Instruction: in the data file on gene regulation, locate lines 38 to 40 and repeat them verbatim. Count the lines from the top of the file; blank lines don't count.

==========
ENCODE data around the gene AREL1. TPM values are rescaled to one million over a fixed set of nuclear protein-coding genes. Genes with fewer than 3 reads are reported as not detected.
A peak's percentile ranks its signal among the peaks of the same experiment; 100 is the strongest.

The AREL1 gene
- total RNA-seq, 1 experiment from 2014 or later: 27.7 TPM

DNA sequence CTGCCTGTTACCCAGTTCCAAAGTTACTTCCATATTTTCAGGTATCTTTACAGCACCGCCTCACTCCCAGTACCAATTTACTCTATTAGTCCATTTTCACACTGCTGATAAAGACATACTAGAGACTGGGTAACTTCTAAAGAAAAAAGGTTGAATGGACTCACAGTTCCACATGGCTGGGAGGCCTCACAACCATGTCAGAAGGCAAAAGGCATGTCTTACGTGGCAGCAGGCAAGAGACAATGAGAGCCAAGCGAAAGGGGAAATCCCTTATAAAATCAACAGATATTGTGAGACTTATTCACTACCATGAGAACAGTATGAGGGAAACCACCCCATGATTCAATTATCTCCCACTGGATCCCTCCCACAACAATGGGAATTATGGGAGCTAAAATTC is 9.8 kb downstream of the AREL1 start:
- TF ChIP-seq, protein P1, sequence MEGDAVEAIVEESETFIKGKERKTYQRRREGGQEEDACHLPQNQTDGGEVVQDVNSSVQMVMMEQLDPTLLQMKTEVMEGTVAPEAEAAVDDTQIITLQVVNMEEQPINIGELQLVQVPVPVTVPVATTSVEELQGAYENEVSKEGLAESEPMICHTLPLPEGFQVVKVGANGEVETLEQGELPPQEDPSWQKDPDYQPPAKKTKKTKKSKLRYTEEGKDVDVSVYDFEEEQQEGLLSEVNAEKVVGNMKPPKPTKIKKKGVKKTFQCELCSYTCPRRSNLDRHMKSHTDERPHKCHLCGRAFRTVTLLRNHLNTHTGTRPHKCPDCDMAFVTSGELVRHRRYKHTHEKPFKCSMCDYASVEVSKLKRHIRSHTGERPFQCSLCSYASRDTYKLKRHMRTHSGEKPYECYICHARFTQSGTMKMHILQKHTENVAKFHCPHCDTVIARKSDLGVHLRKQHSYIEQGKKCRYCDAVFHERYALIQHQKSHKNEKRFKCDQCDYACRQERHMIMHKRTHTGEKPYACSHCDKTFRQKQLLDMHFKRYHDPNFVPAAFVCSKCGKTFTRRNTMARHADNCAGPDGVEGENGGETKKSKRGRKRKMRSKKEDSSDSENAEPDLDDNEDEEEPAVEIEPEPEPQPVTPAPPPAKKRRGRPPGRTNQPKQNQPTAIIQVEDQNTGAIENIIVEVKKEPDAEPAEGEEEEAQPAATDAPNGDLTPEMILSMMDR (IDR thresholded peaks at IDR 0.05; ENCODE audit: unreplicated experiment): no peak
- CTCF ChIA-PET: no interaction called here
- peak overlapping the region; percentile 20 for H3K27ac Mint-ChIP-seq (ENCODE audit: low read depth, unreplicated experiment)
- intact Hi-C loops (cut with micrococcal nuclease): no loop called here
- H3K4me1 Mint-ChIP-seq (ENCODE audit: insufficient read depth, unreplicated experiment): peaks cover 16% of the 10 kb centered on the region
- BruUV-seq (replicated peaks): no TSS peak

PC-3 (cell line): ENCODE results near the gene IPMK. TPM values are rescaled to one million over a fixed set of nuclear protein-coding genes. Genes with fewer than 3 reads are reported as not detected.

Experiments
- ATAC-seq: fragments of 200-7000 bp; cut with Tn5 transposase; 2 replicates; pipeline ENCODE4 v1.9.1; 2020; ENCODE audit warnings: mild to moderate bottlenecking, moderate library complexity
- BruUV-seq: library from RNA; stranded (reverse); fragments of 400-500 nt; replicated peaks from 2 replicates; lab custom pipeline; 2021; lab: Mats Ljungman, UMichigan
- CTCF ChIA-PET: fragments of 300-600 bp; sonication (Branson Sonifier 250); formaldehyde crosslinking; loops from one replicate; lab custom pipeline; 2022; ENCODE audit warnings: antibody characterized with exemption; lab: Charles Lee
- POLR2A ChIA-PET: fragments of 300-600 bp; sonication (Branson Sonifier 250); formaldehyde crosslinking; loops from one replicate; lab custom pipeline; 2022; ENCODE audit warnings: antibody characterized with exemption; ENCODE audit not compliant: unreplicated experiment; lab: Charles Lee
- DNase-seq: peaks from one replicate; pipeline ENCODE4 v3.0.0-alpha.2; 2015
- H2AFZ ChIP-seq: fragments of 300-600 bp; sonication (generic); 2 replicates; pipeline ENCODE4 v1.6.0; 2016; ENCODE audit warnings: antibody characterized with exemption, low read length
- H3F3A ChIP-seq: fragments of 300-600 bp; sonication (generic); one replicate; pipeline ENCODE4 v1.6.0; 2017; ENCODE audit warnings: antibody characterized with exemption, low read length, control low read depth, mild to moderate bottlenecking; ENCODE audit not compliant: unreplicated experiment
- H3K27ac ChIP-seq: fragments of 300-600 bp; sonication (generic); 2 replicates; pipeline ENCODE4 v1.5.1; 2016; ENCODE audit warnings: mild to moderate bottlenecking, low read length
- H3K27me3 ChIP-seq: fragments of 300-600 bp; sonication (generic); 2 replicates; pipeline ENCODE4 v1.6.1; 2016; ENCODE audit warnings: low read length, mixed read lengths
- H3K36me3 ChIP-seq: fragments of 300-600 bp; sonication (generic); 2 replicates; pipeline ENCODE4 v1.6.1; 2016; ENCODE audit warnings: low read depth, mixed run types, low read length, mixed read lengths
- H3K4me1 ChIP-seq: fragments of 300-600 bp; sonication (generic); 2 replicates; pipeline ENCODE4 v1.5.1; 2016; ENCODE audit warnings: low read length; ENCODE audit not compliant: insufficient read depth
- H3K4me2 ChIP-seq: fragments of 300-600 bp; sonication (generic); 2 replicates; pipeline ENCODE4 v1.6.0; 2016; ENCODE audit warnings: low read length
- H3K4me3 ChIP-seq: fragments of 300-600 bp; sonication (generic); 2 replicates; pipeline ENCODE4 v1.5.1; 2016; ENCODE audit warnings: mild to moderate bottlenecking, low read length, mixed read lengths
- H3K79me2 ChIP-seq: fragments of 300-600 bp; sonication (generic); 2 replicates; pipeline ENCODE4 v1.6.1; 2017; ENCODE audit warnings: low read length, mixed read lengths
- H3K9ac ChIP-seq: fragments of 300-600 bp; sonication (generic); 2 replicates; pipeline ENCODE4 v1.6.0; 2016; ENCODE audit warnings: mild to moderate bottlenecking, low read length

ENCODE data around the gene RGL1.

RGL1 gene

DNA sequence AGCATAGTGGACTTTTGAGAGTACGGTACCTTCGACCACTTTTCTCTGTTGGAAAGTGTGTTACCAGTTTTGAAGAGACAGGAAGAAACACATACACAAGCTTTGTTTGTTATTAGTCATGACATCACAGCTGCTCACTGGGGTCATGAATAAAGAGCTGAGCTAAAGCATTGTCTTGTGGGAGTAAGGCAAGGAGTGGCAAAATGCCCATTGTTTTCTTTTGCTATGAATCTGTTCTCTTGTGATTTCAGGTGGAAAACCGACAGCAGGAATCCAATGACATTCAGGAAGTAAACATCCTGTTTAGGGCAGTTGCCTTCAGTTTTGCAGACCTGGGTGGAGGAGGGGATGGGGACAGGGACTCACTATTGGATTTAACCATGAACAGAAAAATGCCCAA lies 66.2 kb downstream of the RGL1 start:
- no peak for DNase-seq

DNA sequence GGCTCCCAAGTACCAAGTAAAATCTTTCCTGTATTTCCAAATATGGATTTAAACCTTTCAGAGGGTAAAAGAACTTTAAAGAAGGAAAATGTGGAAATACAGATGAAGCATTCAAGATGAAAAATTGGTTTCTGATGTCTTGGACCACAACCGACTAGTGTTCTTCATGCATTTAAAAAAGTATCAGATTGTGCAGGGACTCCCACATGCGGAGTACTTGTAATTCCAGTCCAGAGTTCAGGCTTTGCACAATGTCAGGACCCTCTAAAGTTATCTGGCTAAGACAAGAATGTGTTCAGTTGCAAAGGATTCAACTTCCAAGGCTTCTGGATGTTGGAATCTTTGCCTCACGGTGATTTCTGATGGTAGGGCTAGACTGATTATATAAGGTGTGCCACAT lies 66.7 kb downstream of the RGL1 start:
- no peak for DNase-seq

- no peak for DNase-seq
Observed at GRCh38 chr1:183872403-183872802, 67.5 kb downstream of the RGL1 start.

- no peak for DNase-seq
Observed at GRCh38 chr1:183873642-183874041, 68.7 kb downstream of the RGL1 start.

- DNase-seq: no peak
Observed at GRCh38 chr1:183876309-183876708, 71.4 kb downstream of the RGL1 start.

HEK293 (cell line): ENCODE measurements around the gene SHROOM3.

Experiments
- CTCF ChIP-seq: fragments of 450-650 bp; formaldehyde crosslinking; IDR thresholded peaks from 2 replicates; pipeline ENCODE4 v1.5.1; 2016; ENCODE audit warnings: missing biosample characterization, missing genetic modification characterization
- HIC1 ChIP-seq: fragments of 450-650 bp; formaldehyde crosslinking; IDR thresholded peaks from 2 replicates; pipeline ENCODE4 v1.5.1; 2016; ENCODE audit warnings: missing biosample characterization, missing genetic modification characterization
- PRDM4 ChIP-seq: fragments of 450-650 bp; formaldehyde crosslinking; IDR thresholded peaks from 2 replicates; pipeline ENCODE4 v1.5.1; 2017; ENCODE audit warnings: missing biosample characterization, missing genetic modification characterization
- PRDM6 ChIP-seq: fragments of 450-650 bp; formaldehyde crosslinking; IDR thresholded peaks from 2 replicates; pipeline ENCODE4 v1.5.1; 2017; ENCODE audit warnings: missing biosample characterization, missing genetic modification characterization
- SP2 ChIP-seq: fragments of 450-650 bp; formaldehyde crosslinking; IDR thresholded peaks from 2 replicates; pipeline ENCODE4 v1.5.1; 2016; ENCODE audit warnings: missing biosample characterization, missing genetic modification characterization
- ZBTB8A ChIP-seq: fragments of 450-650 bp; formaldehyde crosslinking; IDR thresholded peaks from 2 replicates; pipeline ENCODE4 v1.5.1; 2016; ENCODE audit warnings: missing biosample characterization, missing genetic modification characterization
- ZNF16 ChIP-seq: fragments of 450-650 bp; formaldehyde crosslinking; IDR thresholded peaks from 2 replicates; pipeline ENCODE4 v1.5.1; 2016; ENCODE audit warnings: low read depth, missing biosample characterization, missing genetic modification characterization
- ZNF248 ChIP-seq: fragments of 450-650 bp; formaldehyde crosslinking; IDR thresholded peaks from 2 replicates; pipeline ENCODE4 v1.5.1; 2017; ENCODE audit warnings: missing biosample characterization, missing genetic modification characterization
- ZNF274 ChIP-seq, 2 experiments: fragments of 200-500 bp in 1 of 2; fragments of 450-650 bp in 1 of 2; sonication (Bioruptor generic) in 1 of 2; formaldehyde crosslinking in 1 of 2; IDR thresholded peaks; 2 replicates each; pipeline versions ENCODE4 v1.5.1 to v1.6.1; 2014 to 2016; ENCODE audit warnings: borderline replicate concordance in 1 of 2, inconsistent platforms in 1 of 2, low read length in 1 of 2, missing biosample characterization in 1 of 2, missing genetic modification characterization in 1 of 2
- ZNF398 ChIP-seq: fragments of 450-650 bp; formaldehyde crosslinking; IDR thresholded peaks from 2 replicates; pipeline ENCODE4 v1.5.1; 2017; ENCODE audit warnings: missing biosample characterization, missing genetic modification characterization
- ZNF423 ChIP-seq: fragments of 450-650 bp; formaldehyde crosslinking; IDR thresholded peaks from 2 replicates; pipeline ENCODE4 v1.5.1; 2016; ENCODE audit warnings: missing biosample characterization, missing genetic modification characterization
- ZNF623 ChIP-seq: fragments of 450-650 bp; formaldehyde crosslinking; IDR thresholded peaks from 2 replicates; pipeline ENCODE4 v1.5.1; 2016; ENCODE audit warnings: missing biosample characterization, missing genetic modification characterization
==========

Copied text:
Observed at GRCh38 chr1:183873642-183874041, 68.7 kb downstream of the RGL1 start.

- DNase-seq: no peak
Observed at GRCh38 chr1:183876309-183876708, 71.4 kb downstream of the RGL1 start.